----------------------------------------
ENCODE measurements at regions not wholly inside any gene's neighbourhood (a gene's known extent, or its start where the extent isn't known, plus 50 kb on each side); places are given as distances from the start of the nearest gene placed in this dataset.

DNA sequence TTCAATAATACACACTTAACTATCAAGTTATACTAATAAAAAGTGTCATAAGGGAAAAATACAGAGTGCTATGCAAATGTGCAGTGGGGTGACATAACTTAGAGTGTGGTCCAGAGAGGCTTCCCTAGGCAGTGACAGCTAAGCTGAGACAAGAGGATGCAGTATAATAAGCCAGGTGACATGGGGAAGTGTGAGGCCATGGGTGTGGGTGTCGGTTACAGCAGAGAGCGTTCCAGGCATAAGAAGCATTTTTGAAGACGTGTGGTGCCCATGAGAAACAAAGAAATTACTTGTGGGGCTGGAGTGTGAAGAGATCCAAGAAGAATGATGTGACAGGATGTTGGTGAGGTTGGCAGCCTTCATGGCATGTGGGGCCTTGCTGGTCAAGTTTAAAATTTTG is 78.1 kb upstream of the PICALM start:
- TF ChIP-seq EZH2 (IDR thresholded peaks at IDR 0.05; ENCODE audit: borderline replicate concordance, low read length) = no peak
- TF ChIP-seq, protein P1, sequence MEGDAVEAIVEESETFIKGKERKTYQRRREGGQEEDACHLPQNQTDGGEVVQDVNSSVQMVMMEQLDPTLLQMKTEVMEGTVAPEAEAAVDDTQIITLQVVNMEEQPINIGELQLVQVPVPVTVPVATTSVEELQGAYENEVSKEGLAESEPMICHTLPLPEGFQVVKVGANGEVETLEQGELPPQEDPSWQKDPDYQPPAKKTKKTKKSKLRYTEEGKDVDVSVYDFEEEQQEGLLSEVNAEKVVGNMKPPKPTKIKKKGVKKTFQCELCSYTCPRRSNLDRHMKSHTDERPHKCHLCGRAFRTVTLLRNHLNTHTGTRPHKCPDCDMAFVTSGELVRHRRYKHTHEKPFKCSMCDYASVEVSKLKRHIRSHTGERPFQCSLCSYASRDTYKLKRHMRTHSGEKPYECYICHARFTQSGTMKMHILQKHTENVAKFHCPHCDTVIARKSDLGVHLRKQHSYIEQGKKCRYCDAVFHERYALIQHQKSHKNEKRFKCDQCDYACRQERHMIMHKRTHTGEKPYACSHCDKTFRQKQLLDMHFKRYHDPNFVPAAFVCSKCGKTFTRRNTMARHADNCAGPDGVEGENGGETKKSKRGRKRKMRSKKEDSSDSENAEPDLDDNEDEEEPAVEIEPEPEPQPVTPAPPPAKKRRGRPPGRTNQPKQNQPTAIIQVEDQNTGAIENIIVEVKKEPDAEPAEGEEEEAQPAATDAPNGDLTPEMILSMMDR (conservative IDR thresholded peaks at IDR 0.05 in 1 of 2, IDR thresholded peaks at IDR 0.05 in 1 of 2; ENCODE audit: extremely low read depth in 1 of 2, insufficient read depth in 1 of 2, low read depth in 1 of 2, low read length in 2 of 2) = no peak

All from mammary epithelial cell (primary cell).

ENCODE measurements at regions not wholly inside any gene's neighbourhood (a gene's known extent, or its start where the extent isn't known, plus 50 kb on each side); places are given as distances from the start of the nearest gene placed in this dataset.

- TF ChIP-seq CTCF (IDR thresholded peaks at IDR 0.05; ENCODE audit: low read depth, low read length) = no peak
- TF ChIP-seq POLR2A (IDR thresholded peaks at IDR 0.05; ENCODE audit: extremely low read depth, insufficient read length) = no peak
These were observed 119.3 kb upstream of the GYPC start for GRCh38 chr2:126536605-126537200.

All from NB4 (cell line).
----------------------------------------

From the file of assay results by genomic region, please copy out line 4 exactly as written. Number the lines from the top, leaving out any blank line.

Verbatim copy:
- TF ChIP-seq, protein P1, sequence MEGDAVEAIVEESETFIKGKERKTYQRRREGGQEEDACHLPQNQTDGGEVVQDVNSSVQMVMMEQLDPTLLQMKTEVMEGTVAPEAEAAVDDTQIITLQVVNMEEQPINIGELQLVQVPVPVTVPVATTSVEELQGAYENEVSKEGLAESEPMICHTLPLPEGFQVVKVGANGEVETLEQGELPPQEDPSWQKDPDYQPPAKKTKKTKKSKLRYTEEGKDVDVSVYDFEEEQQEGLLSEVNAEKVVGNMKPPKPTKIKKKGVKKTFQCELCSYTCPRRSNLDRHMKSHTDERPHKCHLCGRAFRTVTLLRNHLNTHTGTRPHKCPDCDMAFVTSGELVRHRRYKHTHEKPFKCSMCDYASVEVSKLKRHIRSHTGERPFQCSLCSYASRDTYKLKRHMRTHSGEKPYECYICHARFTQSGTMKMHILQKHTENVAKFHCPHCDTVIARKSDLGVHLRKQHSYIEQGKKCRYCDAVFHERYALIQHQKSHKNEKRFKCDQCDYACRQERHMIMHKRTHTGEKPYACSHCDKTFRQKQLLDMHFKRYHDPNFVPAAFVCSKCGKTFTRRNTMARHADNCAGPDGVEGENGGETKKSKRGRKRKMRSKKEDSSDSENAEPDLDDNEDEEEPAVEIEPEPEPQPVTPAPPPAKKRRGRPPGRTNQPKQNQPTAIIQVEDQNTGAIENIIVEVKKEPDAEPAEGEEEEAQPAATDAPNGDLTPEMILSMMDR (conservative IDR thresholded peaks at IDR 0.05 in 1 of 2, IDR thresholded peaks at IDR 0.05 in 1 of 2; ENCODE audit: extremely low read depth in 1 of 2, insufficient read depth in 1 of 2, low read depth in 1 of 2, low read length in 2 of 2) = no peak